FromThisSeat Blog


Welcome to the FromThisSeat Blog.

Here our editors will bring you plenty of news coverage on tickets, ballparks, stadiums and arenas as they pertain to the NFL, NHL, MLB and NBA.  If you have any questions or suggestions pertaining to the articles, feel free to 'Contact Us' via the navigation bar.

Photo of the playing field at Fenway Park during a Boston Red Sox game.

Image Credit: Stadium Journey

There used to be a time when sports fans stumbled into stadiums and arenas blindly. We knew very little about the Fenway Park's and the Madison Square Garden's of the world. Maybe we had seen Google images of them or knew only what we could see on TV. But we all had heard the countless stories told by our friends who had visited those places and our interests were stimulated. Those days of the unknown, my friends, are over. Founded in 2009, Ann Arbor native Paul Swaney has launched 'Stadium Journey' into the most comprehensive stadium review site on the web. Additionally, the website is complimented by a monthly magazine he also publishes including it's March installment of "Iconic Venues of College Basketball".

Photo of the Gate 34 entrance at Target Field. Home of the Minnesota Twins.

Image Credit: Eric Kilby (CC BY-SA 2.0)

Even if you're a casual sports fan or concert goer, you may have heard about the oncoming of 'paperless ticketing', a concept implemented primarily by ticket giant Ticketmaster. What exactly is paperless ticketing?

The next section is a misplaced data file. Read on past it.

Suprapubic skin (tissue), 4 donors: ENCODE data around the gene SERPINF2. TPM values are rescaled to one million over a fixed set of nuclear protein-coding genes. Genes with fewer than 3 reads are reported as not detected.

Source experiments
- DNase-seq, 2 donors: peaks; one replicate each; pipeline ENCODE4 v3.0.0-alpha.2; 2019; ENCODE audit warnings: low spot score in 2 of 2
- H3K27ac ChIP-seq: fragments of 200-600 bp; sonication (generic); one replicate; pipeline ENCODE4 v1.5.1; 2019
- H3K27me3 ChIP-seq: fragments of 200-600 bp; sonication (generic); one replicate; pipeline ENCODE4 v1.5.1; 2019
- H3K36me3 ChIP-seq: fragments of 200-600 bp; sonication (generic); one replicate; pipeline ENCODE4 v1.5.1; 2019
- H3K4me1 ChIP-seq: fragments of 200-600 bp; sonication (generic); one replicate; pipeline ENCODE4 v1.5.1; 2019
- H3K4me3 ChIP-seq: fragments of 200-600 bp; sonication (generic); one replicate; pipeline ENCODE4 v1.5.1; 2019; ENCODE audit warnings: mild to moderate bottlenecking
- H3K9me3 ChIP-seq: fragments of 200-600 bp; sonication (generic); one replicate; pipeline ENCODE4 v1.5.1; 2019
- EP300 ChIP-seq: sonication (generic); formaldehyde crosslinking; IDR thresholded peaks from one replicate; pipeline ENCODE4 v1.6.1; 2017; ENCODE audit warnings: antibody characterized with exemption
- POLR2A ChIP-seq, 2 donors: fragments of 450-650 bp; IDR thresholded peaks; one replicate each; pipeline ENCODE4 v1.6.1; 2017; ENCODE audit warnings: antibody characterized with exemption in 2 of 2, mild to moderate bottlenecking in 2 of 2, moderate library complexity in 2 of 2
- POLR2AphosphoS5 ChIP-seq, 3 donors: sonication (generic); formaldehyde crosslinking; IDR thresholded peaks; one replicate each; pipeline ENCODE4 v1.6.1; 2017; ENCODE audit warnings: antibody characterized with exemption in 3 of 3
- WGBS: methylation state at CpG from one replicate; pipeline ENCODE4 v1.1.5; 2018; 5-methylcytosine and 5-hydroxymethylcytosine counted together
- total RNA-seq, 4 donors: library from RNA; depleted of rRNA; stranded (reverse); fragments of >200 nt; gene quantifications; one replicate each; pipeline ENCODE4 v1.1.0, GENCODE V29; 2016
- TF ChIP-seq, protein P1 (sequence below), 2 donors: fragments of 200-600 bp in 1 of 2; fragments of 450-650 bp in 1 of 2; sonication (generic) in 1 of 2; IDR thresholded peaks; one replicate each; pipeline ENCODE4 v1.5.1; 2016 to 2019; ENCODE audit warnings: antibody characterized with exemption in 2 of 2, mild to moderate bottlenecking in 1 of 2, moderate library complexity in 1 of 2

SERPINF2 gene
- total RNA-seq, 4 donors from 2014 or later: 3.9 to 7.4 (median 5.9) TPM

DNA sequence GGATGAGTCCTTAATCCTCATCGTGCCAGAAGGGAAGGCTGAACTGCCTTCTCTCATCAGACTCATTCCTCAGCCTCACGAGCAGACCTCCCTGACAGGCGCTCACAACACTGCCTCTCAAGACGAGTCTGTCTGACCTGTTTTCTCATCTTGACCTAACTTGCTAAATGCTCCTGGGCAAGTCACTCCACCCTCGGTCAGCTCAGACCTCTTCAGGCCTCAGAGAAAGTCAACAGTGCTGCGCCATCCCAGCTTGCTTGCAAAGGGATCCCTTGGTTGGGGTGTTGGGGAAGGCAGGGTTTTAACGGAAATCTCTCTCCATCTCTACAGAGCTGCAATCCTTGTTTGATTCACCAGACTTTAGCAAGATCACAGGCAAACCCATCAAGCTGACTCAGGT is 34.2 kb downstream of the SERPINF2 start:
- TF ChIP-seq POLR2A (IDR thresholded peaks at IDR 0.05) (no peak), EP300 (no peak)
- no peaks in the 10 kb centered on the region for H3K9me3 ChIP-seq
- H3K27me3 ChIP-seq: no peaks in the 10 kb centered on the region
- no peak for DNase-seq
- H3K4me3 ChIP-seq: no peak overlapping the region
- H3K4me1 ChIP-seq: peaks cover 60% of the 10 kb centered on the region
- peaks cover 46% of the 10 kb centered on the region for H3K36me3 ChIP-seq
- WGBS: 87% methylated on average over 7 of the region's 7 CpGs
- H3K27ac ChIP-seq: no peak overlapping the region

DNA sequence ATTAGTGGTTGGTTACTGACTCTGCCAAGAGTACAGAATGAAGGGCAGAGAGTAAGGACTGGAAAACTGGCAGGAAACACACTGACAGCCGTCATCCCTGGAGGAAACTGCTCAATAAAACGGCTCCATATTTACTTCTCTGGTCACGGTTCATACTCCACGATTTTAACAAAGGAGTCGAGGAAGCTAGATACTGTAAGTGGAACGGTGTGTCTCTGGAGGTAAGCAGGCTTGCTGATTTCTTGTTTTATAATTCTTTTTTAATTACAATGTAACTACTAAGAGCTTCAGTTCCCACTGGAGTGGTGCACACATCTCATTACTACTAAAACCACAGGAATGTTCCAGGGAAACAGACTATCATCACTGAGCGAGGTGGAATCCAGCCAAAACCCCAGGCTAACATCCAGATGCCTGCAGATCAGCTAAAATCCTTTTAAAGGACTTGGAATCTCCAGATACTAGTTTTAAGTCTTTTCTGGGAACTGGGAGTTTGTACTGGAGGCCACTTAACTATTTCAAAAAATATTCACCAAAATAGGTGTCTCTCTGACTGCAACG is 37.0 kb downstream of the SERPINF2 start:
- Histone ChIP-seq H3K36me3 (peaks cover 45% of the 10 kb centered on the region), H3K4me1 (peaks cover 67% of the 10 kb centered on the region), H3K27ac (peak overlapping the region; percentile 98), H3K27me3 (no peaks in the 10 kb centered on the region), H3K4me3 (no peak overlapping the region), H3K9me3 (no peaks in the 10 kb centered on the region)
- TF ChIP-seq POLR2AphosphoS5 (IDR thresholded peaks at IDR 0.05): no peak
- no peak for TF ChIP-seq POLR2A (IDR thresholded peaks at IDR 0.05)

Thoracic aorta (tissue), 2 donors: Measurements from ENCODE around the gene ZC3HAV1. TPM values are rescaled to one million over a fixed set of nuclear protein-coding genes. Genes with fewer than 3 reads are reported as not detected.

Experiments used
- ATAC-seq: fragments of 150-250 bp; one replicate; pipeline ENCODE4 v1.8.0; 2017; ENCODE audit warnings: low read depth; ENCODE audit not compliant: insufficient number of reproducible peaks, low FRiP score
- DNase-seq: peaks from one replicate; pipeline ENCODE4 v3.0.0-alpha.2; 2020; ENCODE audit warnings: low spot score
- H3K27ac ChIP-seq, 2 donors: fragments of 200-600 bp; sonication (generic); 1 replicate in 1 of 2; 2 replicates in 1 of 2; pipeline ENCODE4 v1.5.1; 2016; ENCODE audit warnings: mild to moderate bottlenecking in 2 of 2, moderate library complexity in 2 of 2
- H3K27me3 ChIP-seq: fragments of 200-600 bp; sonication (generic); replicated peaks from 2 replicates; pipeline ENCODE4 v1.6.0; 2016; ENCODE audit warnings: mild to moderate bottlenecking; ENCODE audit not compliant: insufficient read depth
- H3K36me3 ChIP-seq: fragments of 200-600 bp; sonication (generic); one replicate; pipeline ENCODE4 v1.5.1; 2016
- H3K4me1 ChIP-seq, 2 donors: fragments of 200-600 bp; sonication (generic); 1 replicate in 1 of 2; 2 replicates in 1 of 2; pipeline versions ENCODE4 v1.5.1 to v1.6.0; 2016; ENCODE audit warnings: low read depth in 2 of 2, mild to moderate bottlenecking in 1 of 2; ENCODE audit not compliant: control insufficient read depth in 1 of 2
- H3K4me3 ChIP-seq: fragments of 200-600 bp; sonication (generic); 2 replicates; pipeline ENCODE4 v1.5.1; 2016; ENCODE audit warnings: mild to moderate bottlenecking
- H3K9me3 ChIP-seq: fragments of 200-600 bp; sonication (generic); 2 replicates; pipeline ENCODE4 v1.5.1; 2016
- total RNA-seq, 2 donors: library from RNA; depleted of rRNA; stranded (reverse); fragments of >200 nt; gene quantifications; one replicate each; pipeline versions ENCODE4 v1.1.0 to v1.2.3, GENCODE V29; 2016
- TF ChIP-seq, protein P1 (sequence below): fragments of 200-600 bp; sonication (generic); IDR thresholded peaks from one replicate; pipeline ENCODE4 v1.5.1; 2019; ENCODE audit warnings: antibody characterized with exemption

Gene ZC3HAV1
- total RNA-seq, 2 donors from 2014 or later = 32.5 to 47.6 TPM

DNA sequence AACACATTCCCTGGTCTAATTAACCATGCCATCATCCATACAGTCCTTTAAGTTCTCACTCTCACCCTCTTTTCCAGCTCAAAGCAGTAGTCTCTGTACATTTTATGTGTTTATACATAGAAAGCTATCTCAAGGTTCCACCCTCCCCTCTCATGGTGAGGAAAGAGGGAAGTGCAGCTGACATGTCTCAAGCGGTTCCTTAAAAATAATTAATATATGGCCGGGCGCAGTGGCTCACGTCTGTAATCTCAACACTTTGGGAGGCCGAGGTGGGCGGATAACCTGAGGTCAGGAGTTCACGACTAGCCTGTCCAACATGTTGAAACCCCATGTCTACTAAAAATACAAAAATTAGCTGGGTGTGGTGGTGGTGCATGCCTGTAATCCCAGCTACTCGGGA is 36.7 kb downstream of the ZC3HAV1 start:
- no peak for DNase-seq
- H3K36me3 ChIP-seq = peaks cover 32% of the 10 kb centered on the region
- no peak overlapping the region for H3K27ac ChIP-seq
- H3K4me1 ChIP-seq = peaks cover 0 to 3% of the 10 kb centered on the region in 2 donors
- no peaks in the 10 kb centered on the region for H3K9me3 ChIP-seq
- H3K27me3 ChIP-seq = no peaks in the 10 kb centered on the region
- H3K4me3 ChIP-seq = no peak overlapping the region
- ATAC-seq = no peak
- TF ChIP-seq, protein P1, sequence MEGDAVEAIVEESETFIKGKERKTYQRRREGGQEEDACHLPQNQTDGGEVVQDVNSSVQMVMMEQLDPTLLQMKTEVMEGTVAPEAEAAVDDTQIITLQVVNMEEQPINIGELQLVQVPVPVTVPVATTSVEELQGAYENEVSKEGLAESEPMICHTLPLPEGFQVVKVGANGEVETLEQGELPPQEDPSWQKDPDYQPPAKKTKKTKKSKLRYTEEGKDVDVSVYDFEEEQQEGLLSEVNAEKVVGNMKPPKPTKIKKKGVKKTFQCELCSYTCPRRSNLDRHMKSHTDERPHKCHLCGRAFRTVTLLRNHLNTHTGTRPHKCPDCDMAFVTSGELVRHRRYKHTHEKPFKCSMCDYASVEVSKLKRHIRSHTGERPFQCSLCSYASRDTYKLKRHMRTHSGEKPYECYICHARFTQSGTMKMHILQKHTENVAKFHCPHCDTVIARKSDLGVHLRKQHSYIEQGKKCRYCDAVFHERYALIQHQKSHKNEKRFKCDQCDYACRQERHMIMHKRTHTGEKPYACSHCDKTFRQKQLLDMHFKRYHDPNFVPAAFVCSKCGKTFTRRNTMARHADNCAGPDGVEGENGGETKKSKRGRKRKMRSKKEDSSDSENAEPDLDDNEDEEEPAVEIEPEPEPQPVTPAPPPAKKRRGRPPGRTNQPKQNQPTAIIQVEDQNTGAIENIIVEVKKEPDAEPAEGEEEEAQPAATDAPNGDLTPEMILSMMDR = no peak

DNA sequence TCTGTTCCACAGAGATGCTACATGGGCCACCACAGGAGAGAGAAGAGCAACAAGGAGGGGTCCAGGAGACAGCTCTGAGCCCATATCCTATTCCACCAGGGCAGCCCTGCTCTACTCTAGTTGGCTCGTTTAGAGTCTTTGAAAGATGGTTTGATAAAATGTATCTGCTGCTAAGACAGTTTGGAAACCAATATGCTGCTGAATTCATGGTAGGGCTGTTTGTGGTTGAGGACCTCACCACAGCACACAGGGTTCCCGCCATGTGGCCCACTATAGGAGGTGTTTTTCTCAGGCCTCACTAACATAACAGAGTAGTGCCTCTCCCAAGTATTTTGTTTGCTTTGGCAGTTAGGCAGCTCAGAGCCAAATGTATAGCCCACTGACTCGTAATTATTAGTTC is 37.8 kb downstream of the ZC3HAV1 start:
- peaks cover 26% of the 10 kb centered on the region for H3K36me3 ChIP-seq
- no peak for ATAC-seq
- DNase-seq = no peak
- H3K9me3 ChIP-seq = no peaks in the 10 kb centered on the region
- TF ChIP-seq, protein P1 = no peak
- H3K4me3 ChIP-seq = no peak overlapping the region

Photo of the Renaissance Center in downtown Detroit, Michigan. 

Image Credit: Ken Lund (CC BY-SA 2.0)

It has become common knowledge in the world of sports that new stadiums and arenas rarely yield the economic impact forecasted. Take for example, Paul Brown Stadium, home of the Cincinnati Bengals which created a debt Cincinnati taxpayers will have looming over their heads for years to come. And although the city of Detroit still has a fragile economy, hockey town's Joe Louis Arena has began to show it's age after it's 33rd season.

Photo of downtown San Francisco, California. 

Image Credit: Mike McBey (CC BY 2.0)

Many basketball franchises have begun to keep up with the Jones' when it comes to the need for a new arena and the Golden State Warriors are next on the list. By 2017, the Golden State Warriors will have a new arena located on the scenic San Francisco waterfront in a neighborhood known as Piers 30-32. The construction costs for the new arena are expected to range anywhere from $450 million to $500 million making it one of the most expensive arenas in the NBA.